11.9 Software tools for prototyping

Chapter 12: UX Evaluation Introduction

12.1 Introduction

12.2 Formative vs. summative evaluation

12.3 Types of formative and informal summative evaluation methods

12.4 Types of evaluation data

12.5 Some data collection techniques

12.6 Variations in formative evaluation results

Chapter 13: Rapid Evaluation Methods

13.1 Introduction

13.2 Design walkthroughs and reviews

13.3 UX Inspection

13.4 Heuristic evaluation, a UX inspection method

13.5 Our practical approach to UX Inspection

13.6 Do UX Evaluation rite

13.7 Quasi-empirical UX evaluation

13.8 Questionnaires

13.9 Specialized rapid UX evaluation methods

13.10 More about “discount” UX engineering methods

Chapter 14: Rigorous Empirical Evaluation: Preparation

14.1 Introduction

14.2 Plan for rigorous empirical UX evaluation

14.3 Team roles for rigorous evaluation

14.4 Prepare an effective range of tasks

14.5 Select and adapt evaluation method and data collection techniques

14.6 Select participants

14.7 Recruit participants

14.8 Prepare for participants

14.9 Do final pilot testing: fix your wobbly wheels

14.10 More about determining the right number of participants

Chapter 15: Rigorous Empirical Evaluation: Running the Session

15.1 Introduction

15.2 Preliminaries with participants

15.3 Protocol issues

15.4 Generating and collecting quantitative UX data

15.5 Generating and collecting qualitative UX data

15.6 Generating and collecting emotional impact data

15.7 Generating and collecting phenomenological evaluation data

15.8 Wrapping up an evaluation session

15.9 The humaine project

Chapter 16: Rigorous Empirical Evaluation: Analysis

16.1 Introduction

16.2 Informal summative (quantitative) data analysis

16.3 Analysis of subjective questionnaire data

16.4 Formative (qualitative) data analysis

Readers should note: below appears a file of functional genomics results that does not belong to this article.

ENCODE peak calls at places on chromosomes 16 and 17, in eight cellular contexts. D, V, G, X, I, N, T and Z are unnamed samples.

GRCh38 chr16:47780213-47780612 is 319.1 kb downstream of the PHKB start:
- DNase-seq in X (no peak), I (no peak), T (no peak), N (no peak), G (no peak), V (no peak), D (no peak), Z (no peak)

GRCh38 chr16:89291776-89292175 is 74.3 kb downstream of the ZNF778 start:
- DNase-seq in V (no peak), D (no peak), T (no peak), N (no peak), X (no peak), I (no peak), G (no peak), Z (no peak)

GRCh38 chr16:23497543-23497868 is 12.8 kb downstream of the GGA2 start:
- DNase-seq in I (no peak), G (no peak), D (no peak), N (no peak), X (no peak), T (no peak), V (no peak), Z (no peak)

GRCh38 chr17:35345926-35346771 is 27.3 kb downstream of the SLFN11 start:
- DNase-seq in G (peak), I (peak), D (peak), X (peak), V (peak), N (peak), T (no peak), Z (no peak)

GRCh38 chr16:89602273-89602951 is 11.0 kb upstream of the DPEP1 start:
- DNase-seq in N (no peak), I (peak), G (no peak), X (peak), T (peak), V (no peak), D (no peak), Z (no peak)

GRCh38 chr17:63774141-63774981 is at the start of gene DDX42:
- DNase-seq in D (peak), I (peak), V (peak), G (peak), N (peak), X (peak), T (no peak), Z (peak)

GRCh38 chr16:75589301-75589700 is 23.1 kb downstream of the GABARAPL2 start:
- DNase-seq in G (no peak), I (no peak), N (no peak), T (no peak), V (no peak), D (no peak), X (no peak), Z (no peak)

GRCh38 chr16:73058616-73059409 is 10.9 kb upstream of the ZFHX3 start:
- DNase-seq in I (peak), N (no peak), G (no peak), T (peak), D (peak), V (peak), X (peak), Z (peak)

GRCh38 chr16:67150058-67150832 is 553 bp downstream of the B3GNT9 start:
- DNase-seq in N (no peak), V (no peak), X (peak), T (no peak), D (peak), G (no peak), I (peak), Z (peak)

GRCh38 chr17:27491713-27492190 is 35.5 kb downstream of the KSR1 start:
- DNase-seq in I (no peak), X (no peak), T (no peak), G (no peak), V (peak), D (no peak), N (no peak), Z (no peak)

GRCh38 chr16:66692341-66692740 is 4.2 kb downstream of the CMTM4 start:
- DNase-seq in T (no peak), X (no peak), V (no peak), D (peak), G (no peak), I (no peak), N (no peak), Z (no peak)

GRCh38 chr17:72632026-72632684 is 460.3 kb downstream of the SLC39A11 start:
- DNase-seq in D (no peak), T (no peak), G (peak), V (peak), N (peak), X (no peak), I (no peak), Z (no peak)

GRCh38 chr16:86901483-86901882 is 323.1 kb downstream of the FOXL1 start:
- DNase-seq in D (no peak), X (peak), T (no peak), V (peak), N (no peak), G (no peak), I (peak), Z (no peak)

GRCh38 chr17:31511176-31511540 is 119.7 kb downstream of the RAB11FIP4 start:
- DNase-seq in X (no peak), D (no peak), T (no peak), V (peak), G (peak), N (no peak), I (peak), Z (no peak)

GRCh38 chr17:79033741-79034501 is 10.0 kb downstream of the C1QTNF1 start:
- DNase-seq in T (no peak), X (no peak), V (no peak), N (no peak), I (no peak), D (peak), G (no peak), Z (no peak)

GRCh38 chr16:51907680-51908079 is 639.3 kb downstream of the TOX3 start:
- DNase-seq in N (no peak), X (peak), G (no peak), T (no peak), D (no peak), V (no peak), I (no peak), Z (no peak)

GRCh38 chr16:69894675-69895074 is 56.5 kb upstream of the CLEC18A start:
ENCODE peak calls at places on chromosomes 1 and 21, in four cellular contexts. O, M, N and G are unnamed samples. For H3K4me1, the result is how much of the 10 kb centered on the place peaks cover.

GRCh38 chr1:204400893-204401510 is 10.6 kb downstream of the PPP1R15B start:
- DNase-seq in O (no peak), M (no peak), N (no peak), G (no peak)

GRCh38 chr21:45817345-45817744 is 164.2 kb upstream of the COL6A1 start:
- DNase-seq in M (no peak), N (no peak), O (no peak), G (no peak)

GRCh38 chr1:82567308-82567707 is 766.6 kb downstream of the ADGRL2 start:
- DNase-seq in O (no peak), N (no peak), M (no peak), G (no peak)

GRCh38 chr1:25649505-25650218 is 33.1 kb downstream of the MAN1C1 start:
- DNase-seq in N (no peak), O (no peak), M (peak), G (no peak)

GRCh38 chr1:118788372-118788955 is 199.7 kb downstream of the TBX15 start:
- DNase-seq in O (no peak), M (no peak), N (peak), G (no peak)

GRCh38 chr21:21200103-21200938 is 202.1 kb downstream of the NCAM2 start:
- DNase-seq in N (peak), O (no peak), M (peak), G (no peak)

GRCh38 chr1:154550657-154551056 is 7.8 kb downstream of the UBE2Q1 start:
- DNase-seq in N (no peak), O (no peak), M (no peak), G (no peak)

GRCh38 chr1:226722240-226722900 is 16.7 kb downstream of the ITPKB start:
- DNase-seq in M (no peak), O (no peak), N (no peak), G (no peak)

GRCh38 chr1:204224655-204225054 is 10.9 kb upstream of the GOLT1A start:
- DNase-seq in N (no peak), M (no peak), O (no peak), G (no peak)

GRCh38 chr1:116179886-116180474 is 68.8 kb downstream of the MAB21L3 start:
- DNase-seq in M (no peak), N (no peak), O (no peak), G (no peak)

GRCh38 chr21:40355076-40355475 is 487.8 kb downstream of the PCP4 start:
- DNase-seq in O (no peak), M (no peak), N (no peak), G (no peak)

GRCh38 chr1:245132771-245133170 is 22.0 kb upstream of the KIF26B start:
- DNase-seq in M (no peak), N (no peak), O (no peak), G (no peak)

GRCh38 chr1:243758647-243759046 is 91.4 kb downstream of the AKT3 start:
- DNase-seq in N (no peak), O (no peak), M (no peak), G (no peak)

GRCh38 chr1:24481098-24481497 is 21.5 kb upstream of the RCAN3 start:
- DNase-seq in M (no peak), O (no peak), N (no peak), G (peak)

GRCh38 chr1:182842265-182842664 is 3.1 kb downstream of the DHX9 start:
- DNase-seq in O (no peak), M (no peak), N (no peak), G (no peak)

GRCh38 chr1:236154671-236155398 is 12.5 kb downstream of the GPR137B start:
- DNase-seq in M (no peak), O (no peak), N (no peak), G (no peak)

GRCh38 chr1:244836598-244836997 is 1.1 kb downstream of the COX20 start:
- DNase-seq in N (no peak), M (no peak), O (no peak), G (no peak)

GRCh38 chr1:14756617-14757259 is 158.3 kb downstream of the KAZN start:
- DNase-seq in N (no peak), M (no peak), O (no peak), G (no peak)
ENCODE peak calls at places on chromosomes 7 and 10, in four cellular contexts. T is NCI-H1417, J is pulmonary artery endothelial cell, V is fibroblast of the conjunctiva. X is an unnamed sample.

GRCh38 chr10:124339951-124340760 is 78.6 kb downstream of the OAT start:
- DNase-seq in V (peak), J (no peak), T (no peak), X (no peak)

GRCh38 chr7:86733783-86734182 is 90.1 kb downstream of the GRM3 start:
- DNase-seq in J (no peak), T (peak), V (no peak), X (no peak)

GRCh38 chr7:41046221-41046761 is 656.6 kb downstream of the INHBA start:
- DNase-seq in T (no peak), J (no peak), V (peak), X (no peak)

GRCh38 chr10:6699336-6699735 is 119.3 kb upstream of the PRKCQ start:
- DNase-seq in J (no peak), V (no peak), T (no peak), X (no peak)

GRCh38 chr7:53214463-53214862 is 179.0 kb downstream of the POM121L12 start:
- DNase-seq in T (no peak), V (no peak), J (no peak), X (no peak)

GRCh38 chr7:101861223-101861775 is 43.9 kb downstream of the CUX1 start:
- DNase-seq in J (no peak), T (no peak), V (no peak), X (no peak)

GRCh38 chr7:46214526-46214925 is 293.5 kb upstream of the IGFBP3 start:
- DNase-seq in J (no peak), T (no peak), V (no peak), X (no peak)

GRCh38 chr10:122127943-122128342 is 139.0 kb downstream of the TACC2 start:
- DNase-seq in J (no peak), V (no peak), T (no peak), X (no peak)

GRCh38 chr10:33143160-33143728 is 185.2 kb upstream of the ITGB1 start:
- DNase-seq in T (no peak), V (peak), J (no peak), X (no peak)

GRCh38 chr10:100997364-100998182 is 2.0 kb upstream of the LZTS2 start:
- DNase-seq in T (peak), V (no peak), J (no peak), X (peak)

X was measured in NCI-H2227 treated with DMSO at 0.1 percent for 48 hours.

16.5 Cost-importance analysis: prioritizing problems to fix

16.6 Feedback to process

16.7 Lessons from the field

Chapter 17: Evaluation Reporting

17.1 Introduction

17.2 Reporting informal summative results

17.3 Reporting qualitative formative results

17.4 Formative reporting content

17.5 Formative reporting audience, needs, goals, and context of use

Chapter 18: Wrapping up Evaluation UX

18.1 Goal-directed UX evaluation

18.2 Choose your UX evaluation methods

18.3 Focus on the essentials

18.4 Parting thoughts: be flexible and avoid dogma during UX evaluation

18.5 Connecting back to the lifecycle

Chapter 19: UX Methods for Agile Development

19.1 Introduction

19.2 Basics of agile SE methods

19.3 Drawbacks of agile SE methods from the UX perspective

19.4 What is needed on the UX side

19.5 Problems to anticipate

19.6 A synthesized approach to integrating UX

Chapter 20: Affordances Demystified

20.1 What are affordances?

20.2 A little background

20.3 Four kinds of affordances in UX design

20.4 Affordances in interaction design

20.5 False cognitive affordances misinform and mislead

20.6 User-created affordances as a wake-up call to designers

20.7 Emotional affordances

Chapter 21: The Interaction Cycle and the User Action Framework

21.1 Introduction

21.2 The interaction cycle

21.3 The user action framework-adding a structured knowledge base to the interaction cycle

21.4 Interaction cycle and user action framework content categories

21.5 Role of affordances within the UAF

21.6 Practical value of UAF

Chapter 22: UX Design Guidelines

22.1 Introduction

22.2 Using and interpreting design guidelines

22.3 Human memory limitations

22.4 Selected UX design guidelines and examples

22.5 Planning

22.6 Translation

22.7 Physical actions

22.8 Outcomes

22.9 Assessment

22.10 Overall

22.11 Conclusions

Chapter 23: Connections with Software Engineering

23.1 Introduction

23.2 Locus of influence in an organization

23.3 Which scenario is right for you?

23.4 Foundations for success in SE-UX development

23.5 The challenge of connecting SE and UX

23.6 The ripple model to connect SE and UX

23.7 Conclusions

Chapter 24: Making It Work in the Real World

24.1 Putting it to work as a new practitioner

24.2 Be a smart UX practitioner

24.3 UX professionalism

24.4 Cost-justifying UX

24.5 UX within your organization

24.6 Parting words